Modern Electrics, vol. 5, no. 11, February 1913
On December 13, 1912, the new wireless law went into effect. The average wireless “fiend” who has not followed the topic from the start will be interested in the following facts:
The very first talk about Wireless Legislation in the country started in 1908. The writer in his Editorial in the November, 1908, issue of Modern Electrics pointed out that a wireless law was sure to be passed in a very short while. In order to guard against unfair legislation as far as the wireless amateur was concerned the writer, in January, 1909, organized the “Wireless Association of America.” This was done to bring all wireless amateurs together and to protest against unfair laws. Previous to this time there was no wireless club or association in the country. In January, 1913, there were over 230 clubs in existence, all of which owe their origin to the “Wireless Association of America.”
The association had no sooner become a national body than the first wireless bill made its appearance. It was the famous Roberts Bill, put up by the since defunct wireless “trust.” The writer single handedly, fought this bill, tooth and nail. He had representatives in Washington, and was the direct cause of having some 8,000 wireless amateurs send protesting letters and telegrams to their congressmen in Washington. The writer’s Editorial which inspired the thousands of amateurs, appeared in the January, 1910, issue of Modern Electrics. It was the only Editorial during this time that fought the Roberts Bill. No other electrical periodical seemed to care a whoop whether the amateur should be muzzled or not. If the Roberts Bill had become a law there would be no wireless amateurs to-day.
That editorial quickly found its way into the press and hundreds of newspapers endorsed the writer’s stand. During January, 1910, the New York American, the New York Independent, the New York World, the New York Times, the Boston Transcript, etc., all lauded and commended the writer’s views. Public sentiment quickly turned against the Roberts Bill and it was dropped.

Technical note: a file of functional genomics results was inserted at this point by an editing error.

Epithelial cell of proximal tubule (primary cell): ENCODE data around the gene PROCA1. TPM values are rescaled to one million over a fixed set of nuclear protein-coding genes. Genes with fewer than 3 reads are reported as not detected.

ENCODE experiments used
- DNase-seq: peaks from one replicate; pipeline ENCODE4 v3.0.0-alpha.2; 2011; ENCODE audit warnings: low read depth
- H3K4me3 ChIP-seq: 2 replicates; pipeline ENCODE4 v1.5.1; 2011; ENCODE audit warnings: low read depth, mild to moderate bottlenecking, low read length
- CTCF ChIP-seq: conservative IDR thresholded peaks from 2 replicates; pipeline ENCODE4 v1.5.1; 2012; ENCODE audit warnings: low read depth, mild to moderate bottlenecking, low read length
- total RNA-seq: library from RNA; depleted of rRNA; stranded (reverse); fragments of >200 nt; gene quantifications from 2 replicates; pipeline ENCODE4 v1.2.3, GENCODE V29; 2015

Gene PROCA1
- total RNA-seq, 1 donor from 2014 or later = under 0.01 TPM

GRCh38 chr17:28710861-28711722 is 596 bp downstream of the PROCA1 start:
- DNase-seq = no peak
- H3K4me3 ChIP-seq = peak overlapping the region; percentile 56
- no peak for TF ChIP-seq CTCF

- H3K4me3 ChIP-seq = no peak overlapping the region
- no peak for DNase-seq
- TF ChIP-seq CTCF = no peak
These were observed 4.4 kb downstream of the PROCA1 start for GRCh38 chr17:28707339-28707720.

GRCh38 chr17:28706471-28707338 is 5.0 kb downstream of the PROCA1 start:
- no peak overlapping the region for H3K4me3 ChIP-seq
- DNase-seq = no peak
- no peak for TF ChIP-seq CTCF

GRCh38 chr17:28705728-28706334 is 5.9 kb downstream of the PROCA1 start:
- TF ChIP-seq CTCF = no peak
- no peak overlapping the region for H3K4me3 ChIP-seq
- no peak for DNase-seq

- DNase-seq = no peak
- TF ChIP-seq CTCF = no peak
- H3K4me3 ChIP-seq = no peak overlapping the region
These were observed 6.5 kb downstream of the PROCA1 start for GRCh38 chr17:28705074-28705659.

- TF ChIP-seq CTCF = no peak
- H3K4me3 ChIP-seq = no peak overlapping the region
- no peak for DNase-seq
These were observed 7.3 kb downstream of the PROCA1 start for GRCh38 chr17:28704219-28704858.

The first wireless bill not antagonistic to the amateur, the Burke Bill, appeared on March 8, 1910. It had some defects, however, and was dropped also. The Depew Wireless Bill appeared May 6, 1910, but did not meet with general approval; as the writer pointed out in his Editorial in the June, 1910, issue of Modern Electrics, it had several undesirable features, and the bill was never seriously considered, although it actually passed the Senate.
At last the Alexander Bill made its appearance on December 11, 1911. This bill as far as the amateur was concerned was not quite acceptable to the writer, who had the amateurs’ rights at heart and steps were immediately taken to bring about an amendment as the writer, perhaps more than anyone else, realised that this bill, in some term or other, would become a law sooner or later. This is clearly stated in his Editorial in the February, 1912, issue of Modern Electrics. In that Editorial is to be found also the first and now historical recommendation that if a wireless law was to be framed it should restrict the amateur from using a higher power than 1 kw, and his wave length should be kept below 200 metres. No one else had thought of it before, and it is to be noted that when Congress finally passed the present wireless law, it accepted the writer’s recommendation in full, thus paying him the greatest compliment, while at the same time acknowledging the fact that he acted as the then sole spokesman for and in behalf of the wireless amateur.